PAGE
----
1. What made you want to become an advocate?
I am an extremely grateful person, so I strongly believe I should become a better voice and face for my fellow kidney patients (37 million plus), with decision makers in our country and community.
During my dialysis time, I had great support from the AKF, family, friends, and my medical team. That is the main reason why I need to share my experience and testimony with other patients and decision makers; to let fellow patients know that there are many ways to defeat our disease and a lot people who may help us live a better life!
2. How has kidney disease affected you and what has been your biggest challenge?
First of all, "Your illness does not define you. Your strength and courage DOES!"
It did affect me, but it was a lesson well-learned. Today, I take care of myself a lot better and I am healthier and stronger than when I was diagnosed with ESRD. My biggest challenge is restarting my career. I want to be productive and efficient again, but I need to be patient. I do my best staying up to date, but I do miss the routine and the discipline at work.
3. How has being an advocate helped you?
I've always been a humble and respectful person. Being able to share my detailed testimony and influence decision makers, by explaining both sides of a kidney patient, dialysis - post transplant, has helped me be a stronger person/advocate and explaining to them what they can do to improve the lives of many patients. I am living proof of what the AKF has done, is doing, will do and it is my duty to share these results and encourage others. By showing others how thankful I am, it keeps me on my toes, while hoping to encourage others.
4. What have you learned from being an advocate?
To always move forward. To always focus on my goals. To take full advantage of the opportunity given to be an advocate and make a major difference in our community. To know that I am doing my best to make a difference and to help fellow patients to understand that it can be done. I love to be coached and I also love to coach others.
5. Why should others become advocates?
To show others what they went through, how grateful we are for the second life opportunity we've been given, and to coach others and be aware of your health issues, before they reach a difficult point. I was a diabetic, I did not take good care of myself, I then had to be on dialysis and then I was given a second chance with a transplant. I now need to help others avoid similar "life mistakes" I made.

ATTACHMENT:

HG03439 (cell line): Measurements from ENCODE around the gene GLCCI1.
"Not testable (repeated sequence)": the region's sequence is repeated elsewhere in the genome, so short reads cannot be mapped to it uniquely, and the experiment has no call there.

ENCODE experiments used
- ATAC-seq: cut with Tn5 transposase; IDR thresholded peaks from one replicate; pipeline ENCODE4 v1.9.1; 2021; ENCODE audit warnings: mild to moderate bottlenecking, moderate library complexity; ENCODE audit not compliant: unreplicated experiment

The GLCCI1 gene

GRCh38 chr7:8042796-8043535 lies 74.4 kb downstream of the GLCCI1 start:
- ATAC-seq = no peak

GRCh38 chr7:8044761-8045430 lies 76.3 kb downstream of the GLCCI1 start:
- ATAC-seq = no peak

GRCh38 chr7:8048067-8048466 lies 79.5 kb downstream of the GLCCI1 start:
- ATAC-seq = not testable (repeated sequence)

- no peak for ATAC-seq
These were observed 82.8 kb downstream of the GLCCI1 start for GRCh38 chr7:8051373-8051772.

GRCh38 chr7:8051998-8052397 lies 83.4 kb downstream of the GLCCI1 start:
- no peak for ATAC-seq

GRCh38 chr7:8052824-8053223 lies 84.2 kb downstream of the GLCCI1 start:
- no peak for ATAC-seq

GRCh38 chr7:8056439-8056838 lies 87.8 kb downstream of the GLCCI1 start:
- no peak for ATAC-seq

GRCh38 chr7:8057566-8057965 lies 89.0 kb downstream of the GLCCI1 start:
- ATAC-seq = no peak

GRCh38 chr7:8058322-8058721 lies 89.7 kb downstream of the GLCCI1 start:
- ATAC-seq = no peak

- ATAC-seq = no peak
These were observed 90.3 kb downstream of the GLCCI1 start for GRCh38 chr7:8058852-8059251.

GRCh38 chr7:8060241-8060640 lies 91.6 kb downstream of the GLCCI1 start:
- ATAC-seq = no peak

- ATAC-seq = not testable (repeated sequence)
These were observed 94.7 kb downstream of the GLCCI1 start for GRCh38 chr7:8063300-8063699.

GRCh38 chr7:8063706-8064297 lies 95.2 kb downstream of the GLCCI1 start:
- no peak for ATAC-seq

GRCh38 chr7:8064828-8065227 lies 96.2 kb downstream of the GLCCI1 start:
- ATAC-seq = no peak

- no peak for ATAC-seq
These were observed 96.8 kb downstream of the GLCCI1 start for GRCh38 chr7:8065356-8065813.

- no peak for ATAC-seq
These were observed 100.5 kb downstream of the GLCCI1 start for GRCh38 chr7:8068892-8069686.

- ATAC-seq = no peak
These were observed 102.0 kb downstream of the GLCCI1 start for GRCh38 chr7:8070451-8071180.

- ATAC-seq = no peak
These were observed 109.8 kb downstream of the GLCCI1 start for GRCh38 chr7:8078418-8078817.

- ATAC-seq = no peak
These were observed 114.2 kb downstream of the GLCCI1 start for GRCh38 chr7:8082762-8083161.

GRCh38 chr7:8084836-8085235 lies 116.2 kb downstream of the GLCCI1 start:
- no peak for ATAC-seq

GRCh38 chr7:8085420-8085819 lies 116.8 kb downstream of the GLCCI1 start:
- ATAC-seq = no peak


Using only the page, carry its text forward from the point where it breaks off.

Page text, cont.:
6. What is something you’ve learned about kidney disease and dialysis that you wish you knew a lot sooner?
Bottom line, if you are a diabetic, please manage it a lot better, and you will avoid a lot of complications. I's NOT really that hard. Just eat better and healthier, do more exercise, talk to your doctors and be aware always of your health!
7. How would you like to stay connected to other advocates?
Personal friendships/relationships, multiple advocacy trips in our great nation, social media platforms, continuous coaching and learning opportunities, and a strong and solid relationship with the AKF.
8. What are your best tips to get through the dialysis treatments?
Always be honest and respectful with your family and medical staff. Solid relationships with your care providers help you a lot. Follow instructions and you will see quick results. Stay active, DO NOT limit yourself, especially on non-dialysis days. Live them like nothing had happened the day before.
Travel, visit family and friends. Do your best to live your life like a regular person and don't allow depression and anxiety to reach your core!
9. What do you wish elected officials knew about dialysis patients?
They and their teams need to witness our environment up front and in-person. When they see a family member or a friend sick with a kidney disease, they will understand. Also, and very important, do not let them feel sorry for you, make them understand that with their help and support, you will finish the race and be able to live a better Life! We need to show them that we are being strong and courageous and that we need them on our team!
10. Do you have any advice for newly diagnosed kidney patients?
Please be aware of your options, set a game plan, train hard, become a healthier person, be informed, share your experience, DO NOT let your illness define you, finish the race, and be strong and courageous!